The ocean was something Anton had only of heard in stories until his twenties, when he moved from Papua New Guinea’s mountainous highlands to its tranquil islands.
In Rabaul, he married the love of his life, and learned to steer a boat, dive and fish. He could not of picked a more perfect place to form a bond with the ocean than Blanche Bay on East New Britain’s Gazelle Peninsula.
On still mornings the waters take a surreal, motionless form like polished glass, which is only broken by the Spinner Dolphins and flying fish who frolic in the dawn light.
My Dad told me about the dolphins that would guide boats in to the bay when he lived in Rabaul in the early 1970s and I was happy one morning to watch a huge pod of 50 or more, perhaps the daughters, sons and grandchildren of those he had seen.
At first ‘Spinner’ seemed to me an arbitrary prefix for the diminutive dolphins which darted around the hull of our boat, chasing schools of bait fish.
But after a half-hour of grazing, they began to playfully launch through the surface of the sea and - corkscrewing all the way - cut a perfect arc through the air. The Spinner Dolphins had announced themselves fully and properly.
By the time I came in to the world my parents had more or less finished with outdoor adventures and moved on to a more gentrified, suburban stage of their life. Our family holidays were long-haul to London rather than U-Haul to Longreach.
As such, I’m not much of a fisherman (a couple of undersized toad fish aside) and Anton, with his own history of adult learning, was perhaps the perfect teacher for me.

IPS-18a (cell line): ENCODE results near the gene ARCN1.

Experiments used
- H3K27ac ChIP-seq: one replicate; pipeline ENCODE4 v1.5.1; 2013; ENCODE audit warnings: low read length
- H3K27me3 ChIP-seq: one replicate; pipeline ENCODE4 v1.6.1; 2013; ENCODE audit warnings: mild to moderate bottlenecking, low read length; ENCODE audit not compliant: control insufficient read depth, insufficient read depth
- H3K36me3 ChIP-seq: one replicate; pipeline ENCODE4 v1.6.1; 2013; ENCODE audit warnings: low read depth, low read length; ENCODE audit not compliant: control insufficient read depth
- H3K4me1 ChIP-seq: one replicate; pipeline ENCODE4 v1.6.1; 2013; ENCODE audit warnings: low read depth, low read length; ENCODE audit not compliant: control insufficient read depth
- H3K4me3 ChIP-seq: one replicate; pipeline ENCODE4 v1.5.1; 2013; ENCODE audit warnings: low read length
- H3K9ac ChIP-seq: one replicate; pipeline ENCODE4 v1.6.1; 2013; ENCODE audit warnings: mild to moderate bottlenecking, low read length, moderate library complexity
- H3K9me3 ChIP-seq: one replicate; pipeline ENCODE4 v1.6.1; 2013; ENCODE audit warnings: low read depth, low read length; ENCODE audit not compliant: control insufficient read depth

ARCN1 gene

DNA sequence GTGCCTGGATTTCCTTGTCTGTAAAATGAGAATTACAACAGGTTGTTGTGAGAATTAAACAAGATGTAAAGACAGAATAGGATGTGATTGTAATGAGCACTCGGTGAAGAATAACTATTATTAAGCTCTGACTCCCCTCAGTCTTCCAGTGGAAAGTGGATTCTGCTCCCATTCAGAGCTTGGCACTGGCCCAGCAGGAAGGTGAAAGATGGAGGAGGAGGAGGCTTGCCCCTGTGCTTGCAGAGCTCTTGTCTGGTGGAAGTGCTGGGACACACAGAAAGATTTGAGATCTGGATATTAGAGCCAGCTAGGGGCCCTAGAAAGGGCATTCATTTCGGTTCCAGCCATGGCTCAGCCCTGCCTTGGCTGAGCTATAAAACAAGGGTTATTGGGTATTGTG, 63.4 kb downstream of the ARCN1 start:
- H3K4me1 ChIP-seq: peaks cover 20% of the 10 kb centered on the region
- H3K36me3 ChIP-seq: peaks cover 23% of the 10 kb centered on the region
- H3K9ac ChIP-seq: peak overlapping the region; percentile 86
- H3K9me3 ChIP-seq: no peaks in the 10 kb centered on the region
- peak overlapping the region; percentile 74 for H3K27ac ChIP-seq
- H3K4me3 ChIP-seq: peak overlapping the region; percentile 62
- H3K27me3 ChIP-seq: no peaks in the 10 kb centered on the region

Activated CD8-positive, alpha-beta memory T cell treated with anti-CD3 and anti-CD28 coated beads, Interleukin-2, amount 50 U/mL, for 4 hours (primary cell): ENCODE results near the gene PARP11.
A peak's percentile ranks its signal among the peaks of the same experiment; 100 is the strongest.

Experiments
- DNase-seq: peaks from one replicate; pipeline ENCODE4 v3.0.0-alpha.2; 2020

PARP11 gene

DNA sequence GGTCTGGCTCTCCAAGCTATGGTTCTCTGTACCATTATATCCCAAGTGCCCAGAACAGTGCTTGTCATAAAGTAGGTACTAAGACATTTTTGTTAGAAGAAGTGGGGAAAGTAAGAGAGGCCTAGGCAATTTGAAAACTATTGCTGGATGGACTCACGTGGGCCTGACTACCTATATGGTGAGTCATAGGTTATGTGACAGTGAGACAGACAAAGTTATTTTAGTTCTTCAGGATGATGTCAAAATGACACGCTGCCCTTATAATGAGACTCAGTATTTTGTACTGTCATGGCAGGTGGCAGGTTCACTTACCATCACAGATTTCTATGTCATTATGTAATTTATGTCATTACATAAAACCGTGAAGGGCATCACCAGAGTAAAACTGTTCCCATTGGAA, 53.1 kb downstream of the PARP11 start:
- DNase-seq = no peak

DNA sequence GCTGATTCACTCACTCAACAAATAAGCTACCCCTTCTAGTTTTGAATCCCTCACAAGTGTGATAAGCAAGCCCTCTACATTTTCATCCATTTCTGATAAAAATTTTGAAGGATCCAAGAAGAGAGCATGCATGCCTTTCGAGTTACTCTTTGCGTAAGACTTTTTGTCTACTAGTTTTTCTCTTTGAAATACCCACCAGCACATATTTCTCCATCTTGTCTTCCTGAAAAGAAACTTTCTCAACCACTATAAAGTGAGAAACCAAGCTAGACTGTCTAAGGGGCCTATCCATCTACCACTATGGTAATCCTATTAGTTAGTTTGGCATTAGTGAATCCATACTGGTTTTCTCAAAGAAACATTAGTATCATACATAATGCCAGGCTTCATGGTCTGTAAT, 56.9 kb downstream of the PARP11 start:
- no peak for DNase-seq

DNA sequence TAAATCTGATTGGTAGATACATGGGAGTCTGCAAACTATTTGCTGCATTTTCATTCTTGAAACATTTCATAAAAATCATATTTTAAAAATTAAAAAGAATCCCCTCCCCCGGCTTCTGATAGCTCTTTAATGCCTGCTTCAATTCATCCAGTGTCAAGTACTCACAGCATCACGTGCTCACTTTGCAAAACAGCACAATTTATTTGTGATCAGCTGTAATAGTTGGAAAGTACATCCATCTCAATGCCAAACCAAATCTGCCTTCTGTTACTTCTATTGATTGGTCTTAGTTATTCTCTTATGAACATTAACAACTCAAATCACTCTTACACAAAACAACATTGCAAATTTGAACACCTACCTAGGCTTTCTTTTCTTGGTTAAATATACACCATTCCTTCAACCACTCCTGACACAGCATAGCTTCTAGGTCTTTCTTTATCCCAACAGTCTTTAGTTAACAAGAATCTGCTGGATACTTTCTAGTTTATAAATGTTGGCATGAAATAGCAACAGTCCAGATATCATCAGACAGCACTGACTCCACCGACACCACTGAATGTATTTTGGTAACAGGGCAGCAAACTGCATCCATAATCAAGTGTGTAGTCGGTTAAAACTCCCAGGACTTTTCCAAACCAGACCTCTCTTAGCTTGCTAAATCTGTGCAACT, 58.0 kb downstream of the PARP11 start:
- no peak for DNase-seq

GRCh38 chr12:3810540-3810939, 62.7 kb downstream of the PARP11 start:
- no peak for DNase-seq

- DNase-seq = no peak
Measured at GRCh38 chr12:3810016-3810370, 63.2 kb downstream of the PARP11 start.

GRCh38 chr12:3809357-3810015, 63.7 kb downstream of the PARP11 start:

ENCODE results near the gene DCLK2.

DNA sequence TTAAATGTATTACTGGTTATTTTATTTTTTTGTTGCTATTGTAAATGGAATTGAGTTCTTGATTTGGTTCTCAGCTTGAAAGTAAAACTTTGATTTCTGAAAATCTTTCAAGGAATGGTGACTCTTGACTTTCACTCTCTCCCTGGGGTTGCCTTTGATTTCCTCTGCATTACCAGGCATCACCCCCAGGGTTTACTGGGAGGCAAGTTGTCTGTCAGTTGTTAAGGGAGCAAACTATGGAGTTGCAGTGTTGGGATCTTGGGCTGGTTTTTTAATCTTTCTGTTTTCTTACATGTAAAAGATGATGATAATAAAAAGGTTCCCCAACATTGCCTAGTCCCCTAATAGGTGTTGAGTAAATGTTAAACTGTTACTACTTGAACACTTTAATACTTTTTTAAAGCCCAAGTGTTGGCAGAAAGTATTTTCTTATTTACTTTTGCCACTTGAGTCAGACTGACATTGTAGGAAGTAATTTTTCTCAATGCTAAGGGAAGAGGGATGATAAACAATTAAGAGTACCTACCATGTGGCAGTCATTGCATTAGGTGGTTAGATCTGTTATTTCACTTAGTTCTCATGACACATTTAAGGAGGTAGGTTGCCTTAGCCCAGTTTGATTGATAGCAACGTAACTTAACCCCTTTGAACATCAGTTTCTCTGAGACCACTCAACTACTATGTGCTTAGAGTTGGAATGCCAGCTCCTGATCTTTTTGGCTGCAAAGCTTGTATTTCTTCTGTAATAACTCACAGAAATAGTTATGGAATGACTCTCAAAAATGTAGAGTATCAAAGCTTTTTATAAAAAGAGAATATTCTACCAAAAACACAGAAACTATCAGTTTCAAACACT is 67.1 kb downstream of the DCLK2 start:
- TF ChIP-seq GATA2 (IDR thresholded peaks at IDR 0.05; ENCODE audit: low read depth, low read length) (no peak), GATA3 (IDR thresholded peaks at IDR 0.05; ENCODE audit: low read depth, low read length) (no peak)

By the late morning we were the only vessel trawling the reefs of Blanche Bay. The wind picked up, the dinghy hopped and rocked over the short chop, and Anton began to gently manage my expectations about catching anything other than a bit of tropical-grade ultraviolet radiation.
Luck was with us though, and after just 10 minutes there was the zip of a striking fish, which was followed-up quickly by Anton’s lesson for the day.
In all the excitement our dialogue in English disappeared and Papua New Guinea Tok Pisin took over – testing my skill with rod and language.
Fortunately for me the instructions were not complex, neither technically nor linguistically, and essentially comprised 15 minutes of Anton barking orders at me:
“Pulim sitrong, em nau, pulim sitrong yet… INAP! (Pull it in hard, that’s it, keep pulling… Enough!)”
“Holim tait! Holim Sitrong! (Hold tight! Hold strong!)”
So I pulled the line in. Stopped and held it. Reeled it in again and so on. My arms burned, but eventually a nicely sized Wahoo appeared that Anton easily gaffed and brought in to the boat.
The adrenaline of the catch had me jumping and spinning around the dinghy. Maybe I understood how the happy little dolphins felt each morning.
What to do then with all this fresh meat? A question to which my answer is almost always ‘make a fish curry’. Here’s the recipe for the one I made with the Wahoo: An 'Orange Curry' inspired by the island life